For many thousands of years, the relationship between humans and dogs has been an important one for both sides. Dogs, as pets, have grown to astounding numbers since the domestication of the first dogs in Europe 15,000 years ago. In fact, there are currently nearly 90 million dogs are kept as pets here in the United States. The vast majority of those dogs are friendly and loving, but we must keep in mind that they are, above all, animals that function largely on instinct. Their instinct is generally to protect their territory, as well as those they see as part of their pack, and in doing so, sometimes a dog bite can occur.
First and foremost, dogs are carnivores whose entire bodies are designed to hunt, kill, and eat meat. The CDC reports that about 4.5 million dog bites are reported every year, and about one-fifth of those bites eventually become infected. With an average of 269 pounds per square inch of pressure exerted by a dog’s jaws (far more for a larger dog), the potential for severe injuries is quite high. There is even the possibility of death. Even if the bite is a minor one, the mental trauma involved can be hard to overcome.
Children and men are the most at risk when it comes to being bitten by a dog, especially children that are between 5 and 9 years of age. It may surprise you to find out that over half of all dog bites happen while we are at home, with dogs that we are already familiar with. In fact, in households where two or more dogs are present, there is five times the likelihood that someone will be bitten as compared to someone who does not own dogs.
When you consider a dog’s jaw strength and the size of their teeth, it comes as no surprise that dog bites can result in horribly severe injuries. Dogs, as we have stated, are hunters. When they catch their prey, they instinctively bite down and shake their head in order to injure and kill the prey animal. This instinct is exactly the same when a dog bites or attacks a human. Flesh and muscle are torn away, bones can be broken, and veins and arteries severed. Often these types of injuries occur because the victim is attempting to defend themselves, so they lash out with their legs and arms. The resulting wounds can vary widely, such as:
If you have been bitten or attacked by a dog, the first thing you need to do is seek immediate medical attention. Due to the sharp nature of the teeth of a dog, you may experience blood loss from wounds that only a doctor can properly handle. Call 911 if you are unable to get yourself to an emergency room.
As soon as your immediate medical needs are taken care of, contact your local law enforcement agency to make them aware that a bite or attack has taken place. They will likely want a statement from you and any other witnesses regarding the circumstances surrounding the bite, and will then produce a police report based on your statement. You will eventually want to obtain a copy of this report for legal purposes.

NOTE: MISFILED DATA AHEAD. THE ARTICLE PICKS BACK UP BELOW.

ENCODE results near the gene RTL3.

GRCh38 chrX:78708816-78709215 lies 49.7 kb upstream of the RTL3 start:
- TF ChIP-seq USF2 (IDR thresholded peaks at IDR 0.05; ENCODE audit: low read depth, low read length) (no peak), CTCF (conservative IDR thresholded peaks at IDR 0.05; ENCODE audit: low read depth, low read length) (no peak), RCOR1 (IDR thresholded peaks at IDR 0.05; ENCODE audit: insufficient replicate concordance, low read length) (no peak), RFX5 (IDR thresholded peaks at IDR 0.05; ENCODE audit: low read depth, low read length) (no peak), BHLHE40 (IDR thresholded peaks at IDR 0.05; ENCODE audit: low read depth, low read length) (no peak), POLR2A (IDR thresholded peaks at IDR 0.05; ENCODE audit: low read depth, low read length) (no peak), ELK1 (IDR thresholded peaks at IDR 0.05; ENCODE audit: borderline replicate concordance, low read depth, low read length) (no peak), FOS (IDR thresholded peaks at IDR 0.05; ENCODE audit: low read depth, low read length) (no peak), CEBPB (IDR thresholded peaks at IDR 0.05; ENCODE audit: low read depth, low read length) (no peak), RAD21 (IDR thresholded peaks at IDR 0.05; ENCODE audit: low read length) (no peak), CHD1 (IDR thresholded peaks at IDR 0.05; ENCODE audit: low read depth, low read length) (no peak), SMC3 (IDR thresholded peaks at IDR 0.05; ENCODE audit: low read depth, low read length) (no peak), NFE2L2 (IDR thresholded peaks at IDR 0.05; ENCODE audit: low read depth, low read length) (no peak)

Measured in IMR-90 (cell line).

Try to obtain as much information about the dog, and it’s owners as possible. Record the location of the incident as well as the dog’s age, breed, and any identifying characteristics. Take pictures or a video of your wounds, the dog, and surroundings if you are able to immediately after the incident has occurred. These images will show how extensive the injuries were when they happened. Take down the names and phone numbers of possible witnesses. All of this evidence will become incredibly important when you seek the damages you are entitled to for medical bills, time off work, pain and suffering, etc.
In the state of Arizona, there is no “one-bite rule,” meaning that the owner of a dog is still liable even if they had no idea that the dog would bite, or the dog had never bitten anyone before. The owner of the dog is liable anytime a bite occurs. The only exception to this is that if the person who received the bite was trespassing on the dog owner’s property, or had provoked the dog in some way that made the dog bite. If either of these scenarios applies, the owner of the dog may not be liable for any damages.
In Arizona, you must file your claim for damages from a dog bite within two years from the date of the incident. If you wait longer than two years, you will not be able to take any legal action to recover damages.
The smartest action you can take if you’ve suffered injuries from a dog bite is to contact a personal injury attorney who is experienced in the laws surrounding dog bites, such as those at the law offices of Parker & Lazzara. We are prepared to secure the evidence needed so that you can receive the compensation you deserve for your injuries. Contact us by phone at (480) 456-3080, or via our contact page to set up a free, confidential consultation.